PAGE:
NIK: Another comment we hear often about our work, especially given our new scheduling system, is that the Writing Center is always booked solid. Anyone who's sent a paper for me to review knows that the words "always" or "never" are almost always not appropriate and almost never accurate. But we do stress the word "almost" because if you do decide a paper review appointment is the best match for you and you really want that to happen, you might find it difficult to get an appointment, but if you're just a bit persistent, if you check back, do try and try again and really be persistent in that search. We do allow up to one appointment per week. Please try as many times as you're able to find an appointment if that's what's really important to you.

 

BRITTANY: Another myth that we encounter from students who come to the Writing Center is that if you bring a draft to the Writing Center, your writing instructor might judge you or link the quality of your writing to your ability to produce good work or to generate smart thoughts. And that is something that is so not true. I hope that this will dispel that feeling nervous to come to the Writing Center. What we really want to emphasize is that here in the Writing Center, we really care about students and we really care about you as a writer. So, we're looking at your draft and we're making comments on it because we want to help you improve as a writer, but we're never inferring anything about you or about the quality of you as a person or you as a thinker based on your writing.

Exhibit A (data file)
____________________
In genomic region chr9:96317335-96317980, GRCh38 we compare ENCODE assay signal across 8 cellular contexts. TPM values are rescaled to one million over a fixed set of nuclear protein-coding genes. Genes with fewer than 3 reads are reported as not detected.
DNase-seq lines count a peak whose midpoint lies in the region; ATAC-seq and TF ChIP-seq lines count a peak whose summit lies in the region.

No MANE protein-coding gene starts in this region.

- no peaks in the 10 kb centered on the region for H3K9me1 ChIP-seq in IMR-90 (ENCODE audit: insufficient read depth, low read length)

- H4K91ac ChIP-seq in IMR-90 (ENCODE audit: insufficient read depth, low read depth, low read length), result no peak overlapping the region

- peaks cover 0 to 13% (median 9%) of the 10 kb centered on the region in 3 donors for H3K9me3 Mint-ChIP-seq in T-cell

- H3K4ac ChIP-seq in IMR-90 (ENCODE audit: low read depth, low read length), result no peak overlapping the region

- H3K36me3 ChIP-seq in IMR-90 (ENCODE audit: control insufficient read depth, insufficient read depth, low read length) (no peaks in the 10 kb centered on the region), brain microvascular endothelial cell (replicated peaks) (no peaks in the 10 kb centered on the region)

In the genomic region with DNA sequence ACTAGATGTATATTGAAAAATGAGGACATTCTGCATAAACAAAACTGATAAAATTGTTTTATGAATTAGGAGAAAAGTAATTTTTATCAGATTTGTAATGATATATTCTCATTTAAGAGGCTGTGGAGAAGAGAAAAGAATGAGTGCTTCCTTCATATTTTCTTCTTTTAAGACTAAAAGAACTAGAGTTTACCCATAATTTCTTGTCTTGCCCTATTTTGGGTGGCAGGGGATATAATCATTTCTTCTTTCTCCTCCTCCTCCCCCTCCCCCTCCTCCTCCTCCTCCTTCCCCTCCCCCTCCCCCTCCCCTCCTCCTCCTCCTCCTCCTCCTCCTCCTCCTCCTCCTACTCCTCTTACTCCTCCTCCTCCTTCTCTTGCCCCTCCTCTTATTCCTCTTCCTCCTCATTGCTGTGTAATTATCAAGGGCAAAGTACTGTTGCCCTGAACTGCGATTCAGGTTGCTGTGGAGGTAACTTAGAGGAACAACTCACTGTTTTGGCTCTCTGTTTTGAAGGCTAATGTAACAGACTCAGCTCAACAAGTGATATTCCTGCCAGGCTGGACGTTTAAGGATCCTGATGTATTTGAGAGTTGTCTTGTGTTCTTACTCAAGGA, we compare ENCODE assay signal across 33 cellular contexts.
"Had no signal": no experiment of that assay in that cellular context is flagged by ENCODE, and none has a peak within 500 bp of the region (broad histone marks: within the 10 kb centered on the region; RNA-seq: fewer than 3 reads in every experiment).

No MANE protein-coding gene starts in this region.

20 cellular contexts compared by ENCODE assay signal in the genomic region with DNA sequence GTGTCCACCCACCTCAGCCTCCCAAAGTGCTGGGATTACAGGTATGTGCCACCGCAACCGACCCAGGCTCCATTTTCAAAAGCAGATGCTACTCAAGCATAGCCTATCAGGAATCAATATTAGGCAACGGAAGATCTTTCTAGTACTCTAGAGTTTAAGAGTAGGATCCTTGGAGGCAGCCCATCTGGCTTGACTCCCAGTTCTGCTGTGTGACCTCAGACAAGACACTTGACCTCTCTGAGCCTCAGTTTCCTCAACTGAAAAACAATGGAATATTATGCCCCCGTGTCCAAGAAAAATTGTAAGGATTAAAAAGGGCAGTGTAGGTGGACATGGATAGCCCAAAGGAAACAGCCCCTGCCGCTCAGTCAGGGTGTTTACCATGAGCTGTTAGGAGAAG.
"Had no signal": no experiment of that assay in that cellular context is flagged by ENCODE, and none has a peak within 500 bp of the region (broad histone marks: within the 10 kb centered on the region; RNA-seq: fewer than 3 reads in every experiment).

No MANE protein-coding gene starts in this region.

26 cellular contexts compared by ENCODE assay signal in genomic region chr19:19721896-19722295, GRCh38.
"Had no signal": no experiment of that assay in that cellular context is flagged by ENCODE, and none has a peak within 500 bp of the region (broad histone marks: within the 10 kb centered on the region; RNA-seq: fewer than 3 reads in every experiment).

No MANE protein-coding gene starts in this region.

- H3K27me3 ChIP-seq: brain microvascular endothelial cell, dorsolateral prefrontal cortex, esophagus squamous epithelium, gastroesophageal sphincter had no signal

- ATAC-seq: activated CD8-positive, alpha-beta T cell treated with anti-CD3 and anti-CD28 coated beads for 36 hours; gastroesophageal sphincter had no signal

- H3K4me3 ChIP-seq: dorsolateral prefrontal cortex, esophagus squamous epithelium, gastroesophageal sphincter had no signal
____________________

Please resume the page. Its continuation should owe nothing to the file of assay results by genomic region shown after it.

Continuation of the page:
NIK: You also want to remember that everyone that provides you feedback is going to give some sort of unique perspective. So, for example, your faculty member, your instructor may have their own particular focus. We might have our own particular focus or our own approach. And if you give your paper to a classmate or to a friend or to a family member, they'll have a different perspective, too, I imagine. So do remember that even if you have someone review the same draft, or a similar draft, they'll probably have a lot of different ideas, and if you find that you're getting similar advice, it's a great idea to ask targeted questions to make sure that one person focuses on something, like paragraph organization or your thesis statement, and maybe someone else can help you focus on other things, like evidence, support, or APA style, or something similar. So, do take charge on that and make sure you're getting the feedback that you need.